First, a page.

TeX - LaTeX Stack Exchange is a question and answer site for users of TeX, LaTeX, ConTeXt, and related typesetting systems. It's 100% free, no registration required.

Sign up
Here's how it works:
  1. Anybody can ask a question
  2. Anybody can answer
  3. The best answers are voted up and rise to the top

I'd like to place variable number of additional nodes on the border of the rectangle. I suggest it to look in a somewhat following way:

\node[name=R, my rectangle=top:3 bottom:1 left:2 right:1] {Node R};

or even better:

\node[my rectangle=top:3 bottom:1 left:2 right:1] (R) {Node R};

As nodes are not parts of the path and are stored for execution at the end of path construction, both cases should be equivalent. Anyway, this node definition should result in implicit defining of nodes/coordinates named, respectively: R top 1, ..., R top 3, R bottom 1, R left 1, R left 2, R right 1.

Having looked into pgfmanual I found there a key /tikz/name, but failed in accessing it's value from my rectangle/.code.

share|improve this question
up vote 4 down vote accepted

As far as I can tell, the node name is only available after the node has been constructed. Then it is stored in \tikzlastnode. You need to construct your additional nodes after the main node. This is done with the append after command key:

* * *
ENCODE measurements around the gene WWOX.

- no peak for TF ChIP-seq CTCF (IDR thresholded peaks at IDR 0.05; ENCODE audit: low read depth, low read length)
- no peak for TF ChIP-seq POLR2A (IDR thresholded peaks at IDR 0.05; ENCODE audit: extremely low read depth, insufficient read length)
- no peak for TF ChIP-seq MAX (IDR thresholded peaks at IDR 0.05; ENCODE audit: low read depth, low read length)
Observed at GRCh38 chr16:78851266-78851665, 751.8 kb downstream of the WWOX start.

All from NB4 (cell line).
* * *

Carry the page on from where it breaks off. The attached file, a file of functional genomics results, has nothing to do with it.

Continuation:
\node[append after command={node[below] {\tikzlastnode}}] (node name) {X};

Your code will probably be quite similar to the code for creating labels. So you should have a look at the code below % Label and pin options in tikz.code.tex (in texmf/tex/generic/pgf/frontendlayer/tikz/).

share|improve this answer
after node path seems to be deprecated nowadays (I use PGF v2.10). Anyway, you've pointed me to the right direction. For those, who are interested, there is an option append after command. – Dmitry Volosnykh Apr 9 '11 at 17:35
@Dmitry: Thanks, I changed the answer accordingly. I was reading the code from the wrong version (in addition to TL 2010, I also have the Ubuntu packages installed for testing). – Caramdir Apr 9 '11 at 20:17

Your Answer


By posting your answer, you agree to the privacy policy and terms of service.

Not the answer you're looking for? Browse other questions tagged or ask your own question.